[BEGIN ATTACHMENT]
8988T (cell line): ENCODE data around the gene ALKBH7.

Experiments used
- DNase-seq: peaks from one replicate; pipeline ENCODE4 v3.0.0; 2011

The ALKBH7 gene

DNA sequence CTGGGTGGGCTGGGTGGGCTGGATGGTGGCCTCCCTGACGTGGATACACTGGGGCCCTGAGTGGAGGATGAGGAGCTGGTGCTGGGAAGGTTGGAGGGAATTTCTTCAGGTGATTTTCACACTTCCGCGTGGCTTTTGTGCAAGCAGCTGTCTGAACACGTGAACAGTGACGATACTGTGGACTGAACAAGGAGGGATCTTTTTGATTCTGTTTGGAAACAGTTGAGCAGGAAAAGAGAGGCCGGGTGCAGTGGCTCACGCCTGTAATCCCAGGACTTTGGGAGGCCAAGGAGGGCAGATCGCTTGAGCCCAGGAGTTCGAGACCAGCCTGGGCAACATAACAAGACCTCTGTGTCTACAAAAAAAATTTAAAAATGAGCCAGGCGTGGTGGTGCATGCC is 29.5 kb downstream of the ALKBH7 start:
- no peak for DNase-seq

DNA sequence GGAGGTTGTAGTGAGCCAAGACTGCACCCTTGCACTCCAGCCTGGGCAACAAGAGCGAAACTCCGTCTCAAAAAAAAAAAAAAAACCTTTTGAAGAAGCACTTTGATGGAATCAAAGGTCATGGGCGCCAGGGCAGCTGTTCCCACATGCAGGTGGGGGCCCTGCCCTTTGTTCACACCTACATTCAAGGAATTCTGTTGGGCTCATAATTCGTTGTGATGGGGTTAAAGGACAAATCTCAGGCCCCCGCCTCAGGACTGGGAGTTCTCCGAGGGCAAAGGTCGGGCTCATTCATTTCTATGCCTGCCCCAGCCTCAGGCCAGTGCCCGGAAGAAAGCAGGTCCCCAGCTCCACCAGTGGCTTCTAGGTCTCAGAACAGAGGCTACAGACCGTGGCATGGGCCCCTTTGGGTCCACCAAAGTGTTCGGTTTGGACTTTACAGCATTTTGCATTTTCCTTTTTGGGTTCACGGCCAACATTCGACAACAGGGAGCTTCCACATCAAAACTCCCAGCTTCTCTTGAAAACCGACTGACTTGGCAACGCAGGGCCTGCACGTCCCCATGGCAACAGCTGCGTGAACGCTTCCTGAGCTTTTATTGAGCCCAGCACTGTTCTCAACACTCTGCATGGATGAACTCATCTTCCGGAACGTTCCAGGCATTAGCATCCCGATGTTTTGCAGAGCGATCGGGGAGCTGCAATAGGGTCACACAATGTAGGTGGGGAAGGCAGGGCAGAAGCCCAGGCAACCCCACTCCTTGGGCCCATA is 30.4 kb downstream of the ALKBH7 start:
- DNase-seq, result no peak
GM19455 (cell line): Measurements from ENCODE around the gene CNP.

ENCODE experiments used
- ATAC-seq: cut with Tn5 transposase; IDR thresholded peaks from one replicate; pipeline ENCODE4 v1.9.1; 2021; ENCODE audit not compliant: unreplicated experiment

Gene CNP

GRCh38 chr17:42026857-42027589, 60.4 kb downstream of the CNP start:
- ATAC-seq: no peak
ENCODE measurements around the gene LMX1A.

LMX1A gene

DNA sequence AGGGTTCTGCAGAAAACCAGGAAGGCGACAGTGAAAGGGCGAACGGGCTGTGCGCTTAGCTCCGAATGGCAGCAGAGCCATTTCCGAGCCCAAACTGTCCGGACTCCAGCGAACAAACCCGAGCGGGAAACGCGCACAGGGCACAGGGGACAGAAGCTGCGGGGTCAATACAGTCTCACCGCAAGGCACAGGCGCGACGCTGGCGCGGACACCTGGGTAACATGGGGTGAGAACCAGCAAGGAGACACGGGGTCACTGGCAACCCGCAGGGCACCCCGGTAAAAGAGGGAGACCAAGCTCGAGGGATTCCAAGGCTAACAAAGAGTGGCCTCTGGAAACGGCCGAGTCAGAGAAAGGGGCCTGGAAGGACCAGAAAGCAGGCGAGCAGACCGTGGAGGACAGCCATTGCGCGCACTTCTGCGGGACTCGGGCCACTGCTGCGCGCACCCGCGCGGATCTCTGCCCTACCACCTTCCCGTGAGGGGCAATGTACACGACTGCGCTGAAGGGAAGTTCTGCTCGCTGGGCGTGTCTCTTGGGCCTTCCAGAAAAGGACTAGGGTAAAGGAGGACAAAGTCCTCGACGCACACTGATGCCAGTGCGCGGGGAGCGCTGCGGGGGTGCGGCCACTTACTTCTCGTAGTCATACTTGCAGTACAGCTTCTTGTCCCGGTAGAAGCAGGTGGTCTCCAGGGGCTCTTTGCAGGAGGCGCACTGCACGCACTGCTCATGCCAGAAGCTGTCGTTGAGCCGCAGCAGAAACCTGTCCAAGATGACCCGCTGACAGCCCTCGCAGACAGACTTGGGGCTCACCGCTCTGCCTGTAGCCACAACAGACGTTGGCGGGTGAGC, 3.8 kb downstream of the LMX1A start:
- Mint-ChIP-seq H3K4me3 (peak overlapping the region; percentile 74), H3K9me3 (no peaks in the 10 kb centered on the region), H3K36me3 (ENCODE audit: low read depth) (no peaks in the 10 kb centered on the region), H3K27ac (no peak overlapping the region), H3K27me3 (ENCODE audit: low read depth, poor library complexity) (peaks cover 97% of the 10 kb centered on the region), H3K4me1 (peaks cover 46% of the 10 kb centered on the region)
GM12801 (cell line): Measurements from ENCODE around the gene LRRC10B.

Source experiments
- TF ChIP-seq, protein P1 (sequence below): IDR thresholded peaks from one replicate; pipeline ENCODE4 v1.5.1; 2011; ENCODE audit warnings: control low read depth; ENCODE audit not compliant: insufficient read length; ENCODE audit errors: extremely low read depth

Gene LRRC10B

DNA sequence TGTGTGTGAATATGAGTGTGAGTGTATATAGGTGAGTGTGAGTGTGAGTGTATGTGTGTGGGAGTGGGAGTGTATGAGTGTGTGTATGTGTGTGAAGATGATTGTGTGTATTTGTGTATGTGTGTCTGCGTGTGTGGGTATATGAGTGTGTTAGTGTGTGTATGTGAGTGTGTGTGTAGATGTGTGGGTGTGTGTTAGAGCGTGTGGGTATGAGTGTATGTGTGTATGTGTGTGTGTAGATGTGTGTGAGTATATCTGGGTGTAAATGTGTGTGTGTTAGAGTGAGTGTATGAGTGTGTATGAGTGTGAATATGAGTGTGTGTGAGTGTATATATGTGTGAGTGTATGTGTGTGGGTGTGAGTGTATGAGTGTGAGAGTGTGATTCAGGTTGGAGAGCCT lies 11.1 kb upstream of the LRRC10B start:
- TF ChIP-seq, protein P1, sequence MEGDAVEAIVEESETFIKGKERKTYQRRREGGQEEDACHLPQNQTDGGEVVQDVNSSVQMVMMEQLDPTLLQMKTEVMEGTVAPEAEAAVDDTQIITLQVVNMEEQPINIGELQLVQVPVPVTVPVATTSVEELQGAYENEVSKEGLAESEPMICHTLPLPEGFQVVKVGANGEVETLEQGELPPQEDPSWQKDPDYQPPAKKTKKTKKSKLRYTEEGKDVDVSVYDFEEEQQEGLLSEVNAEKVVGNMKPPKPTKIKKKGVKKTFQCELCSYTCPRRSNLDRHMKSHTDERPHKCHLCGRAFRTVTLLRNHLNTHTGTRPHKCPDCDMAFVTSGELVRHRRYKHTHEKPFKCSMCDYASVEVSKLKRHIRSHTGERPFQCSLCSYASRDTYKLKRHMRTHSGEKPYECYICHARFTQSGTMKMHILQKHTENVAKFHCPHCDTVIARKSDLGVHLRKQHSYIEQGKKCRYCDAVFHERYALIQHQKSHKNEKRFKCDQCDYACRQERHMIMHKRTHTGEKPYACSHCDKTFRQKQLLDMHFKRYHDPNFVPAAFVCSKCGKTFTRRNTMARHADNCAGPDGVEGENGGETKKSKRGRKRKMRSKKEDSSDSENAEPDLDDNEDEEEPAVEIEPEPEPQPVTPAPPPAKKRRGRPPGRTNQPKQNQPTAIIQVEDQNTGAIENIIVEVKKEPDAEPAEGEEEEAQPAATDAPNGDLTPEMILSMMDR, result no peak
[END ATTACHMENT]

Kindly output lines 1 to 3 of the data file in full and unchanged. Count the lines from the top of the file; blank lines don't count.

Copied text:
8988T (cell line): ENCODE data around the gene ALKBH7.

Experiments used
- DNase-seq: peaks from one replicate; pipeline ENCODE4 v3.0.0; 2011